Although, I suppose the tears weren’t entirely out of place. Did I mention the rain? If I didn’t, let me mention it again: rain. Lots of it. Vis a vis, there is a serious lack of sunshine. Having grown up in the Northern half of the province, I was never exposed to the trials of a dull grey winter. You see, even the clouds don’t like cold weather, so when it’s cold enough up there it’s clear as a heavenly bell and just as bright; minus-45-and-you-still-need-sunglasses kind of weather.
So while I had heard about the Lower Mainland winters – “Rain, followed by rain. After the rain, we expect rain. In addition, there will be some sort of rainy like substance” – it took moving here to fully understand the reality of the situation. My first November on the coast, I actually went to the doctor in a medium-sized panic, for fear that I had come down with some sort of sudden-onset-brain-eating disease. It was like I had been powered down overnight. “I sleep all the time, and when I’m not sleeping, I feel like I’m sleeping, and if I’m not sleeping, it’s because I can’t *%&^$ sleep. Also, I weep a lot for no reason at all.” Dr Walkinclinic looked calmly over my head and reassured me that what I was experiencing was quite normal, and told me I had Seasonal Affective Disorder; that I would feel better in a few months. The short form of that disorder’s name? …S. A. D. The irony of the name was not lost on me, and I immediately wondered if they purposely spelled the words with that acronym, or if they discovered only after naming it that “Hey! We just pointed out the obvious!”. Perhaps these are the same brainiacs that named the Rinoplasty. In any case, every November through to February or March, I cry a lot. Ready for the weighted word? SAD is a form of: depression. In truth, this (depression) is something I’ve dealt with since early highschool; something that’s only been accented by the long grey winters here.
#1 – “Don’t talk about that with her. You’ll make it worse”. A common misconception about most (if not all) forms of depression is that talking about a sad subject with someone who is depressed will make the depression “worse”. The truth is that while depression can be circumstantial, or can start with circumstantial changes, most often the immediate surroundings of a person will have very little to do with it. The truth for those that don’t know it yet: depression is a chemical imbalance in the brain, and is far beyond “circumstance” or “choice”. If anything, depression (seasonal or not) is a heightened or intensified ability to feel, not a lessened capacity to do so.
#2 – “I don’t want to ask, I don’t want to embarrass her”. Another common misconception that I have encountered with frequency is the trepidation people feel around me when I am obviously not “doing well.” The thing about depression is that, because of the heightened emotion, there is usually also a heightened perception (truthful or not) of what other people think or notice. In short: we can tell that you can tell, so just ask how we’re doing. Sometimes, all it takes to save my day is knowing that my friend noticed how I was doing.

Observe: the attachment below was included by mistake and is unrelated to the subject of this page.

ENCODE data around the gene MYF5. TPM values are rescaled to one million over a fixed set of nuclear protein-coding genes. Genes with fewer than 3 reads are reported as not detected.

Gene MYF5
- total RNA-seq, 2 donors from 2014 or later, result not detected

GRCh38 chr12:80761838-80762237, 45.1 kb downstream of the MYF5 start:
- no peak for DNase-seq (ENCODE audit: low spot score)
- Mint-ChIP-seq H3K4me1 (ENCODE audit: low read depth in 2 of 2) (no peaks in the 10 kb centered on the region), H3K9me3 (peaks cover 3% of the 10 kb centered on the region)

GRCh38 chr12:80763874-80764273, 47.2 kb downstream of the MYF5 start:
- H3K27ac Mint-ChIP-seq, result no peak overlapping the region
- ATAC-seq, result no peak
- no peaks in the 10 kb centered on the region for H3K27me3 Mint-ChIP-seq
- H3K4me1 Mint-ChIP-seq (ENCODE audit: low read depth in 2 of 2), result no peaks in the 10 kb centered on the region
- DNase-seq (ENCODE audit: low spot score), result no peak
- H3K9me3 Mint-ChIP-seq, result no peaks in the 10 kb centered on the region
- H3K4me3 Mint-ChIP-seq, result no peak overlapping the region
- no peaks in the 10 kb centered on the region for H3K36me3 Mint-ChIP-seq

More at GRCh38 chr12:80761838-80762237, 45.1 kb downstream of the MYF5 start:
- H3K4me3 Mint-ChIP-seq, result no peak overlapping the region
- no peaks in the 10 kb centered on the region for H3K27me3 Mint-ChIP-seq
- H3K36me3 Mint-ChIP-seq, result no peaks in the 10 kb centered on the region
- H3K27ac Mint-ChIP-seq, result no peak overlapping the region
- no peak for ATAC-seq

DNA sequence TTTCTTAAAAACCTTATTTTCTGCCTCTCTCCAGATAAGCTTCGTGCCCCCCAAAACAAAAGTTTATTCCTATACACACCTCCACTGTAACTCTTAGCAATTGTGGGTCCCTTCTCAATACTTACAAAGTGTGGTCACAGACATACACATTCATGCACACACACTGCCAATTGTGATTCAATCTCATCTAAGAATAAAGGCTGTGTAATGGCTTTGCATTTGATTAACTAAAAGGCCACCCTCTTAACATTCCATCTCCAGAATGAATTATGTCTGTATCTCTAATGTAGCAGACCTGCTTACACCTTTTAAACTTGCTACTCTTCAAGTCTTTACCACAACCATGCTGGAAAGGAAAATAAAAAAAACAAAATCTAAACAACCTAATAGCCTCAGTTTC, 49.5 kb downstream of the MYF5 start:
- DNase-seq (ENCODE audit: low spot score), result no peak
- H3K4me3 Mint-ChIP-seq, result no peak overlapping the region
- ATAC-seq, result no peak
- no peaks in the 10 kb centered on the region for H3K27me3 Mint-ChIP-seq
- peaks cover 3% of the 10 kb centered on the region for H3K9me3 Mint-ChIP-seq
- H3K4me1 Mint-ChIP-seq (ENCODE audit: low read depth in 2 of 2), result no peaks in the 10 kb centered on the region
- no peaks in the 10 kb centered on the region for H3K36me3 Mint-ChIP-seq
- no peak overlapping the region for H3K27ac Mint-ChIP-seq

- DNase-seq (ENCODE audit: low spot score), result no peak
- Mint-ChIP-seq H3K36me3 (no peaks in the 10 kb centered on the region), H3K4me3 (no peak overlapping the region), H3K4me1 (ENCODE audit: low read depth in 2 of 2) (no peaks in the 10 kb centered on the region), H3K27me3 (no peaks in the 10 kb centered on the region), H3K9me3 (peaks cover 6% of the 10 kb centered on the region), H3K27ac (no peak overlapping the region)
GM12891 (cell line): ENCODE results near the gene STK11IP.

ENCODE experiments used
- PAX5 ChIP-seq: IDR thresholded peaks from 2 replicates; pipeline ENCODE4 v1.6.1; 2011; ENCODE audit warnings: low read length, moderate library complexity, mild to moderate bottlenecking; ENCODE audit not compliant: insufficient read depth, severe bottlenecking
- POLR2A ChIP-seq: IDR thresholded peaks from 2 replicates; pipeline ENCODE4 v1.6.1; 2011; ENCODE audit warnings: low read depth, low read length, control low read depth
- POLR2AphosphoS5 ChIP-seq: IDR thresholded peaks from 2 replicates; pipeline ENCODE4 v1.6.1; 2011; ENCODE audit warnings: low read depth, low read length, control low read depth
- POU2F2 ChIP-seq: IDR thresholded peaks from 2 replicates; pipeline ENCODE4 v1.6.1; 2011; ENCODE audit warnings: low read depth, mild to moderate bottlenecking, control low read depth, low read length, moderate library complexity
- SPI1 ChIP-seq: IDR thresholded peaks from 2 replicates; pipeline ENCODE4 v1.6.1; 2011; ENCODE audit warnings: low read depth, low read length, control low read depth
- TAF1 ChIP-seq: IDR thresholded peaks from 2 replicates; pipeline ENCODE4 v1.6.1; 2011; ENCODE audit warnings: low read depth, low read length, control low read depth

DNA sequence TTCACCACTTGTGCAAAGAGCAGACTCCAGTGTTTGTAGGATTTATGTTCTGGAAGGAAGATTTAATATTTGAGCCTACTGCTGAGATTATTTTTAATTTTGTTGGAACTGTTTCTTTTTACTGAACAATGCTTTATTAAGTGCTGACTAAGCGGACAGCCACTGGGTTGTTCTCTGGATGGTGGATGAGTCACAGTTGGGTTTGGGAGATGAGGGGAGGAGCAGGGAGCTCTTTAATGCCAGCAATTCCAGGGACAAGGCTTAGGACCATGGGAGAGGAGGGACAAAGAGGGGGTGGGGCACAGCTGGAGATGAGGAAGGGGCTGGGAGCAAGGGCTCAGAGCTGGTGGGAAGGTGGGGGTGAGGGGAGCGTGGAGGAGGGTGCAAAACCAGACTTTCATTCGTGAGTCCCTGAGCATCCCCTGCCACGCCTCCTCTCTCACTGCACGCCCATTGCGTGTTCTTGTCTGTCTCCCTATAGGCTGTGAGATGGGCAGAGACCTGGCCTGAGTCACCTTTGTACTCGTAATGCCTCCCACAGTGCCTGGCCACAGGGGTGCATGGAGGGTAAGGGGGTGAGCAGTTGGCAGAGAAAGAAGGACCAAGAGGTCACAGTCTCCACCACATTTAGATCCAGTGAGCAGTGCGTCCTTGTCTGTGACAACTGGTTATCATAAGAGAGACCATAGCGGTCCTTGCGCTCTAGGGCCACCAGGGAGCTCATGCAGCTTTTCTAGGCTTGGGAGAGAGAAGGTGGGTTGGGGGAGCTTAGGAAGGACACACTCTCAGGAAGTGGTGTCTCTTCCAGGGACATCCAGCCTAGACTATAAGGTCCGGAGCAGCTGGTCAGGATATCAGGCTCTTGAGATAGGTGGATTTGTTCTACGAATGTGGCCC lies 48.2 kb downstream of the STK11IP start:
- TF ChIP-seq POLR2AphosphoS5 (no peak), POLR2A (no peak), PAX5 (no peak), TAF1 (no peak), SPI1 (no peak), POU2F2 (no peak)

#3 – “It’s just depression, you can’t take her too seriously.” On the flip side of the above, another misconception is that it’s not important to take a depressed person seriously when they are sad. Not every sadness relates to our depression (ladies: this is like when people assume your bad day is simply your PMS and write you off; it feels about that frustrating). This isn’t a cry for attention, it feels genuinely horrible (if even for a moment), and as I mentioned above, the acknowledgement of the sadness is sometimes all it takes. One of my best friends has handled these moments with me incredibly well: by taking me seriously. Not by agreeing with my irrational thoughts, but by acknowledging them and reminding me of the reality. Sometimes we can’t tell when an incident is isolated, and so we need a trusted voice to remind us of the real things in life. That being said, sometimes we just had a bad day; don’t coddle us, acknowledge it.
#4 – sometimes we are happy, too. I think the biggest misconception about depression is that the depressed person = a negative person. In actuality, the most negative people I know are simply negative people, and the most depressed people I know are some of the most positive.
Well this turned out to be a lot more weighty than I thought it was going to be. I was actually just going to make a few jokes and then sign off (what like that’s a habit of mine or something? Pssht). However, I figure most of you have noticed my entertaining mood swings by now, so I figure I’d name the source for them. Thanks for reading.
I also happen to know (simply by the fact that so many of you actually enjoy my ramblings) that a number of you must understand the world the way I do. I don’t want to call you out (I realize this is a deeply personal journey), but if you’d like, I’d love for you to add to this conversation. These were my thoughts; what are yours?
Stigma? What stigma? F*&$ you, Stigma.
Recommended reading: by far, some of the best articles I have ever read on the subject of mental health have been written by Michael Schratter, a guest columnist last year in the 24hr newspaper. Click here and scroll down to “24hr Ride Don’t Hide Columns”.
For some helpful information on SAD specifically, visit this link